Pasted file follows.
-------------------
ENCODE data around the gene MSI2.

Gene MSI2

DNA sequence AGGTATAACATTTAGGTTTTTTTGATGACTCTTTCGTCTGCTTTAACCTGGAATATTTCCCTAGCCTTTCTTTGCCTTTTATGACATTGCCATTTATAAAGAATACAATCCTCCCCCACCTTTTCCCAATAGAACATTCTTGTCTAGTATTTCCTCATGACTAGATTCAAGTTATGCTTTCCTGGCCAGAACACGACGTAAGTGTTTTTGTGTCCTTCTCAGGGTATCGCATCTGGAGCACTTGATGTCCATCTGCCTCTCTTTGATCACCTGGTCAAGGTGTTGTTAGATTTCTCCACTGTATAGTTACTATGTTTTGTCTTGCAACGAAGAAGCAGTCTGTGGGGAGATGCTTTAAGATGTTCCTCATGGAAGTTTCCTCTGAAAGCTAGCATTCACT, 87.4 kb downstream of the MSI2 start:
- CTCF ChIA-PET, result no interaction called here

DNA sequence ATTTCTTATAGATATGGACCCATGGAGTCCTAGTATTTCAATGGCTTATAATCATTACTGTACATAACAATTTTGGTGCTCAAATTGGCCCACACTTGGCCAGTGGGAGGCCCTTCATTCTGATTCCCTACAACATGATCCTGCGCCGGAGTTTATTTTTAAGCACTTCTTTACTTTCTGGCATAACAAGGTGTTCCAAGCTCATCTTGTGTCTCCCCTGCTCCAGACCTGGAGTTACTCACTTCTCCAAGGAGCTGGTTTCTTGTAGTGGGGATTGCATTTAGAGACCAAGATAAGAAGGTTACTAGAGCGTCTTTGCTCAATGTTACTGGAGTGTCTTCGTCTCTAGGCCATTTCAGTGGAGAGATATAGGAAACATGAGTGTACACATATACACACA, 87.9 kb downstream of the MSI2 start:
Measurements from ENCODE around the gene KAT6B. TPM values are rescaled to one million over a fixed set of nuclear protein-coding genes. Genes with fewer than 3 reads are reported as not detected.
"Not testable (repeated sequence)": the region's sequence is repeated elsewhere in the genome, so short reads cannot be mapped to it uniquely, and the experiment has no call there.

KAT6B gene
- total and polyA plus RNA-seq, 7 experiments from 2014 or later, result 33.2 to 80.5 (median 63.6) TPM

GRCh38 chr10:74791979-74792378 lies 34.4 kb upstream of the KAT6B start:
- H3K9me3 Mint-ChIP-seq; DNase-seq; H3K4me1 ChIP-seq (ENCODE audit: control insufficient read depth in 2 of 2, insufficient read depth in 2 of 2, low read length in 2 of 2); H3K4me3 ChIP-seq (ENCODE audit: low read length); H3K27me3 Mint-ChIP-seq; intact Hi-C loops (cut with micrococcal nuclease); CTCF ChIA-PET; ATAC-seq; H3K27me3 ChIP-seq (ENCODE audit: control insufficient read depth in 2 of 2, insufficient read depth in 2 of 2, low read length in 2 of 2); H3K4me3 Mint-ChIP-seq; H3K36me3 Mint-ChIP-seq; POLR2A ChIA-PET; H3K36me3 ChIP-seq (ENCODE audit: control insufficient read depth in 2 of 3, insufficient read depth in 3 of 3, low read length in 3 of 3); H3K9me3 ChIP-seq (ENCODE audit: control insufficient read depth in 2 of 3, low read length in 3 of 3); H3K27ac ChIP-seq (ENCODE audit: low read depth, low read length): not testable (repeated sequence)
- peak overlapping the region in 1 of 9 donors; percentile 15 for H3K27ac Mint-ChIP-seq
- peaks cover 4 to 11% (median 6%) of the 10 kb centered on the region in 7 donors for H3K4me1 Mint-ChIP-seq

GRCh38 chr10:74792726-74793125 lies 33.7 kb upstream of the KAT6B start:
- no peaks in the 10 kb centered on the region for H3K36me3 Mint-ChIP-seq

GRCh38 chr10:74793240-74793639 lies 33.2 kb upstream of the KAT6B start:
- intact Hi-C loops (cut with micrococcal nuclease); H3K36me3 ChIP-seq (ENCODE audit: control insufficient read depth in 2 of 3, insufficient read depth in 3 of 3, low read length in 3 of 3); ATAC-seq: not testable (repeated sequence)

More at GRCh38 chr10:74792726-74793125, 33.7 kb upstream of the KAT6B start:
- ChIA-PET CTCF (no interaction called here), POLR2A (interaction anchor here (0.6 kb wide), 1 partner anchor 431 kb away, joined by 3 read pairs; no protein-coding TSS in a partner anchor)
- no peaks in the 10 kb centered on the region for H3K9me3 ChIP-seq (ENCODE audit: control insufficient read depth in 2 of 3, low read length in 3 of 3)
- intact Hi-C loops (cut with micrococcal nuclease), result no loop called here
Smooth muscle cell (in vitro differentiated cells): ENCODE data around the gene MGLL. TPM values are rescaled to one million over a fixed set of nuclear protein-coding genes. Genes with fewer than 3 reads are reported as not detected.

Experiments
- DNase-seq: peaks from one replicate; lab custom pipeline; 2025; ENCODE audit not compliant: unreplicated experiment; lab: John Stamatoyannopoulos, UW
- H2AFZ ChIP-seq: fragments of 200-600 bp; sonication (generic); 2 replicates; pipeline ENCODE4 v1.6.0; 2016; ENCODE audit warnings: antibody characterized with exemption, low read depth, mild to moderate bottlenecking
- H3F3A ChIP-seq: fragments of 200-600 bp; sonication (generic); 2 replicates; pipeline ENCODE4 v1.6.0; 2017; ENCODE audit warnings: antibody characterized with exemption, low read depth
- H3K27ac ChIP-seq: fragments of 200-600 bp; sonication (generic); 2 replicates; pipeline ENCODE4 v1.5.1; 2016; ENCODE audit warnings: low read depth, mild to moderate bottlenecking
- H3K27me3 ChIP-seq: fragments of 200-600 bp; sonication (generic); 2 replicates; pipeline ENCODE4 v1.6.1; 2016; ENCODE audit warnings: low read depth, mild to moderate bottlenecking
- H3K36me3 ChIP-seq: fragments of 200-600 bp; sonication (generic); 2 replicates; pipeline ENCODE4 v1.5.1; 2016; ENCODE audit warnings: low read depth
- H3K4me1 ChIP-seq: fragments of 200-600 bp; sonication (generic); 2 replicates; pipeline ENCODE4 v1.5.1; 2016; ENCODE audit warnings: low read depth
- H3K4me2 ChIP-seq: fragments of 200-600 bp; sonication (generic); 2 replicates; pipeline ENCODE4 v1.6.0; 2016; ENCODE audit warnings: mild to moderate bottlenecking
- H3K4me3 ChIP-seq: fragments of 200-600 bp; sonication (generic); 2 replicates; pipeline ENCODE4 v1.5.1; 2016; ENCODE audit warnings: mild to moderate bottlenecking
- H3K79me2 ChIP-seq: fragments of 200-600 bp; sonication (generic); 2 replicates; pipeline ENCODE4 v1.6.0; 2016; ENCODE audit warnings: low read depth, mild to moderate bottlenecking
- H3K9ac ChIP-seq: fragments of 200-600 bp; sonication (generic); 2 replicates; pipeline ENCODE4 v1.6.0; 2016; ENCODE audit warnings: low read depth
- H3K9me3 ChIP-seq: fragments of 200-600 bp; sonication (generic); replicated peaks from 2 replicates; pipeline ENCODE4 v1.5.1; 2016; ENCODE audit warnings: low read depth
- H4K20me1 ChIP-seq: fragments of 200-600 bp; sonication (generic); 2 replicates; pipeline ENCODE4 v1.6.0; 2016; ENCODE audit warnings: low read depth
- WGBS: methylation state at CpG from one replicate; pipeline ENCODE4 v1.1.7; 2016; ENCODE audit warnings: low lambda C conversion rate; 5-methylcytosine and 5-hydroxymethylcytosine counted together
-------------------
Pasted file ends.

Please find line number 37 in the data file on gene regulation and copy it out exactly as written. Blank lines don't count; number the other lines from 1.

- WGBS: methylation state at CpG from one replicate; pipeline ENCODE4 v1.1.7; 2016; ENCODE audit warnings: low lambda C conversion rate; 5-methylcytosine and 5-hydroxymethylcytosine counted together